The ruling by a panel of the 11th U.S. Circuit Court of Appeals came eight days after U.S. District Court Judge Harold Murphy in Rome temporarily barred the state from using the law, saying it amounted to an unconstitutional poll tax.
The state, hoping to win on appeal, had asked the appeals court to lift the injunction, but the court refused.
Were just delighted that any registered voter in Georgia can vote in person whether or not they have a photo ID, said David Brackett, with law firm Bondurant, Mixson & Elmore, which is representing the plaintiffs.
Russ Willard, communications director with the attorney generals office, declined comment.
The 11th Circuit panel, while refusing to lift the injunction, did agree to hear the states appeal with haste, though it set a timetable that would place arguments well after the local elections.
Dan McLagan, a spokesman for the governor, said, We are pleased that the 11th Circuit granted the states motion for an expedited review. This is common sense legislation with overwhelming support among the people of Georgia, and we are confident it will be upheld.
According to Brackett, a decision on the merits of the appeal should occur before July 2006.
Were gratified all registered voters in Georgia can vote, whether or not they can purchase a photo ID, said Neil Bradley, a lawyer for the American Civil Liberties Union, which joined civil rights and voting rights activists in challenging the law.
Two federal courts have now recognized the potential of this law to place an unconstitutional burden on the right to vote for thousands of Georgia voters, especially minorities, the elderly and the poor, he said.
The law would eliminate the use of some other forms of voter identification to vote, including Social Security cards, birth certificates and utility bills. Supporters, including Republican Gov. Sonny Perdue, argued that the measure would help prevent fraud.
A drivers license with a photo is sufficient under the law. But those who do not have a license must obtain a state ID card, which can cost as much as $35. The governor said such cards would be given to those who cannot afford the fee.
The GOP-backed measure heightened racial tensions during the legislative session. Most of Georgias black lawmakers walked out of the Capitol when it passed in March, some loudly singing a civil rights-era protest song. The widow of the Rev. Martin Luther King Jr., Coretta Scott King, called on the governor to veto the bill.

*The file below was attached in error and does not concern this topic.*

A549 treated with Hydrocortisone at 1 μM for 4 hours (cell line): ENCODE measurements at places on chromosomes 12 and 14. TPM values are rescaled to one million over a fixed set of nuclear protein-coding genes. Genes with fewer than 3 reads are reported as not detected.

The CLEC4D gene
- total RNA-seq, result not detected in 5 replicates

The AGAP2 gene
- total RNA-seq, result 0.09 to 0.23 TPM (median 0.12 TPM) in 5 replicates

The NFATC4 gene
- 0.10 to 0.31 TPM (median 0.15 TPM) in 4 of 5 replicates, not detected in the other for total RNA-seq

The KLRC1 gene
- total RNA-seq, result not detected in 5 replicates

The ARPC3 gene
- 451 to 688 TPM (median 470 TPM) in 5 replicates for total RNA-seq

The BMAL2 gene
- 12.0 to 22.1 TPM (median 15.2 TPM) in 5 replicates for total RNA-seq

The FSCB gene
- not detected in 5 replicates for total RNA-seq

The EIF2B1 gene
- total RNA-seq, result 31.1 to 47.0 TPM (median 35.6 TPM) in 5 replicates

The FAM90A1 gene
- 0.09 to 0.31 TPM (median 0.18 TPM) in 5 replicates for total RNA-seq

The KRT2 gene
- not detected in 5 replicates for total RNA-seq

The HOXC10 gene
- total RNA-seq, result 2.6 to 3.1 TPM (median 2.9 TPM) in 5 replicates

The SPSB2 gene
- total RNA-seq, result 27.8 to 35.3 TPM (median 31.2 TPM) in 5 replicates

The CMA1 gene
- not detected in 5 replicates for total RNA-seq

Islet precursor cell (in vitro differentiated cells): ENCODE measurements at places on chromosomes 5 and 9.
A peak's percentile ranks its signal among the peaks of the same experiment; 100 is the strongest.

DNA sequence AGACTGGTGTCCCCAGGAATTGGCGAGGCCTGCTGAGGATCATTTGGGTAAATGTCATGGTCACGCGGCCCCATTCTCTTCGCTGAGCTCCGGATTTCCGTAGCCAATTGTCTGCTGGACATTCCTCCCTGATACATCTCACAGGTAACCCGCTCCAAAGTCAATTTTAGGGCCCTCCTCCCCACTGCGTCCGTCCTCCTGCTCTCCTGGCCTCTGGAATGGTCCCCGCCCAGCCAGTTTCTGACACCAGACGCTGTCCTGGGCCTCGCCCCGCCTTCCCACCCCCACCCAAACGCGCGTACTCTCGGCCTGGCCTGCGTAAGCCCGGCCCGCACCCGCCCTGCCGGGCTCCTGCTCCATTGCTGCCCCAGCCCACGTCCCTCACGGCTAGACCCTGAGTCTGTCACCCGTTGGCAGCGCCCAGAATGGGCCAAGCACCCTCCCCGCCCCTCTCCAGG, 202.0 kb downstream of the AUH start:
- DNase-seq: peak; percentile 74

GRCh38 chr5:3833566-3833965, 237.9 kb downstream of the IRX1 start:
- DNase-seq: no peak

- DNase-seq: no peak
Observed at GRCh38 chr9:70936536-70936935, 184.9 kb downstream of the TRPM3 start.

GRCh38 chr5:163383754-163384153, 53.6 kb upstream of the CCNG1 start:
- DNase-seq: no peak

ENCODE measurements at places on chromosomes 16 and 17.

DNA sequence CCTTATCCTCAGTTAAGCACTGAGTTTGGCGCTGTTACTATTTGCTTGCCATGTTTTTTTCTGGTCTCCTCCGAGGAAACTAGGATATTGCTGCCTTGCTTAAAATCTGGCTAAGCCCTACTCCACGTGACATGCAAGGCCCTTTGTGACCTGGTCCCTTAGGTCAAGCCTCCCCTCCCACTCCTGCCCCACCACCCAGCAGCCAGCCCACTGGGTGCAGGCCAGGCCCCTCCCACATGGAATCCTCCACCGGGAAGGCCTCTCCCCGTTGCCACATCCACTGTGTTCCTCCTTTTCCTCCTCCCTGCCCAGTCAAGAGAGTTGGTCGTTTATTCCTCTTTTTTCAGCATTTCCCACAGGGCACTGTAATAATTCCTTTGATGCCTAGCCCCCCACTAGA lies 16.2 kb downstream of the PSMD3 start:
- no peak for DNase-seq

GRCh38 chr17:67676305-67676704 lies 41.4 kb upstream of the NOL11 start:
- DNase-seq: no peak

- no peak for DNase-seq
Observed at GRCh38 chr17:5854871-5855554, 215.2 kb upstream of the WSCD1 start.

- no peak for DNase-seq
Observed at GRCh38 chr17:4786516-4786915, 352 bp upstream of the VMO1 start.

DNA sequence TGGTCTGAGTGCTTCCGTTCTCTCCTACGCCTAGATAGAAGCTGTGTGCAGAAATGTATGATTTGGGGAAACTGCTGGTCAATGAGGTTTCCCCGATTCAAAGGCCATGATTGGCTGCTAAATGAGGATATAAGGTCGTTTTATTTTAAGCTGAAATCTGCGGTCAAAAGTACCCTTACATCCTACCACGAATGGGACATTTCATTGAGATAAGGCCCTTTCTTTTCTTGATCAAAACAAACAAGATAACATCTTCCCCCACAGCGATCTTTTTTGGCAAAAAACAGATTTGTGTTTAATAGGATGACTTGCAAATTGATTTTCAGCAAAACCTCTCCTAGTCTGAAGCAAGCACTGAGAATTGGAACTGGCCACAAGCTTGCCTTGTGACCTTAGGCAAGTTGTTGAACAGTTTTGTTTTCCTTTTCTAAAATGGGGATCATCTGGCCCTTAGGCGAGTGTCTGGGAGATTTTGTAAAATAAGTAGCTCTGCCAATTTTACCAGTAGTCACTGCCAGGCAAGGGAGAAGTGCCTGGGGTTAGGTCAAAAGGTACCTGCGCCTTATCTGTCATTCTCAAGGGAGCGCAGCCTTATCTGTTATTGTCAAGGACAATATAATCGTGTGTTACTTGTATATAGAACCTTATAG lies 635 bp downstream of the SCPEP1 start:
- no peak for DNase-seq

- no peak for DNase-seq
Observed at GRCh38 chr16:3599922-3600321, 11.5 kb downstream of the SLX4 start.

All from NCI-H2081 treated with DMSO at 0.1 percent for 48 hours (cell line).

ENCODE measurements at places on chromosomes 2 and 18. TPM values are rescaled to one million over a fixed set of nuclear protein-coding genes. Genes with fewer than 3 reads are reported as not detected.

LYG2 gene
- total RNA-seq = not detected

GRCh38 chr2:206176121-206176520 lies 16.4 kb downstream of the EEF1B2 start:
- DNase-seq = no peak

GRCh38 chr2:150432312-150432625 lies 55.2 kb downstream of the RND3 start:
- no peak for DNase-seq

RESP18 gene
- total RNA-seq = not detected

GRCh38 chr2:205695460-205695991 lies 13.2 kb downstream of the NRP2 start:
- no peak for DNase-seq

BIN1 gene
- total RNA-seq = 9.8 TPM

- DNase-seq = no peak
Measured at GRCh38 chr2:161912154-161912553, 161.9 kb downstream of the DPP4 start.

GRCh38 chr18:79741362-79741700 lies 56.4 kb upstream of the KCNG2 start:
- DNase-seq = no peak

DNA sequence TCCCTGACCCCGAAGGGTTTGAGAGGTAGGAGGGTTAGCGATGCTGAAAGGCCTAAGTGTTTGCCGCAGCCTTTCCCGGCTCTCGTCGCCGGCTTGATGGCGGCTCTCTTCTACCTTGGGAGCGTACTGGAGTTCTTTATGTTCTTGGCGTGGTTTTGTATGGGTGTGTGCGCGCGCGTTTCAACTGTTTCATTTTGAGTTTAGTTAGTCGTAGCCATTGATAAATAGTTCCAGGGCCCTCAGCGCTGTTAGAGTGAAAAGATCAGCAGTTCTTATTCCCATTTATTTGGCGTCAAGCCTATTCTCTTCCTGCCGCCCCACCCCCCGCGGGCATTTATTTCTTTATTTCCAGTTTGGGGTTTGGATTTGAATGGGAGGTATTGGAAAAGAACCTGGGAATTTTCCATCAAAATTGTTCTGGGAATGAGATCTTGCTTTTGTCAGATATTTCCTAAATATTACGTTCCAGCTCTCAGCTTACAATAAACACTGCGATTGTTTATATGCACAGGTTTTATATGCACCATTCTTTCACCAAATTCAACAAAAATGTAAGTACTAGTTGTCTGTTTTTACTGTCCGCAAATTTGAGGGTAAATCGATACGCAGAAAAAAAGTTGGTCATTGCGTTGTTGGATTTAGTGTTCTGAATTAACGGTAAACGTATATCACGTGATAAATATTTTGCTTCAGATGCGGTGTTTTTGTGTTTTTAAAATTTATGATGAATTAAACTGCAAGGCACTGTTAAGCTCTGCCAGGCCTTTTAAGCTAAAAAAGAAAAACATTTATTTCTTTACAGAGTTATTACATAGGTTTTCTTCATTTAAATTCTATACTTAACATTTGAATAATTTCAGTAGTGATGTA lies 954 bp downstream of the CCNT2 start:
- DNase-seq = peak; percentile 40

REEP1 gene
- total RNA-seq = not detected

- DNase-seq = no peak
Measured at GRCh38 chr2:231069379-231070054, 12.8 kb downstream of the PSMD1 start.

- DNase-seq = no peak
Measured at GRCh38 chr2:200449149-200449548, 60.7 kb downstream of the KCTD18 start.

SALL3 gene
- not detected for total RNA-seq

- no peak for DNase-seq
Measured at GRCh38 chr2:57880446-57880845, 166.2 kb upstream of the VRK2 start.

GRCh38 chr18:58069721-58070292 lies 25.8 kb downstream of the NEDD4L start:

In his ruling Oct. 18, Murphy held that the photo ID requirement is most likely to prevent Georgias elderly, poor and African-American voters from voting. For those citizens, the character and magnitude of their injury the loss of their right to vote is undeniably demoralizing and extreme.
Georgia House Speaker Glenn Richardson, R-Hiram, called the ruling unfortunate and said it leaves the integrity of the Nov. 8 elections in question.
The simple act of showing a valid photo identification has become a part of our daily lives, he said. We show photo identification to board an airplane, to write a check or to rent a movie. Our elections process in the state of Georgia is certainly worth the same level of scrutiny.
Staff writer Alan Riquelmy contributed to this report. THE RULING The following is the text of the U.S. Court of Appeals for the 11th Circuits ruling issued Thursday:
Appellants motion for expedited treatment of their motion for stay pending appeal is granted.
Appellants motion to stay the preliminary injunction entered by the district court pending disposition of this appeal is denied.
Appellants motion to expedite consideration and disposition of this appeal is granted. The district clerk shall expedite the preparation of the record so that the record will be available to the parties in the district court as they prepare their briefs with accurate record cites.
Appellants brief shall be due on Dec. 5, 2005. Appellees brief shall be due on Jan. 9, 2006.
Appellants reply brief, if any, shall be due on Jan. 23, 2006. All briefs are to be physically received in the Clerks Office on the date due, and hand-delivered to opposing counsel on the due date.
Appellees are directed to notify the district court when their brief is filed, and the district court clerk is directed to transmit the record to this Court immediately upon receipt of such notice. Upon the completion of briefing, the Clerk is directed to expedite oral argument and to schedule this appeal for the next available oral argument calendar.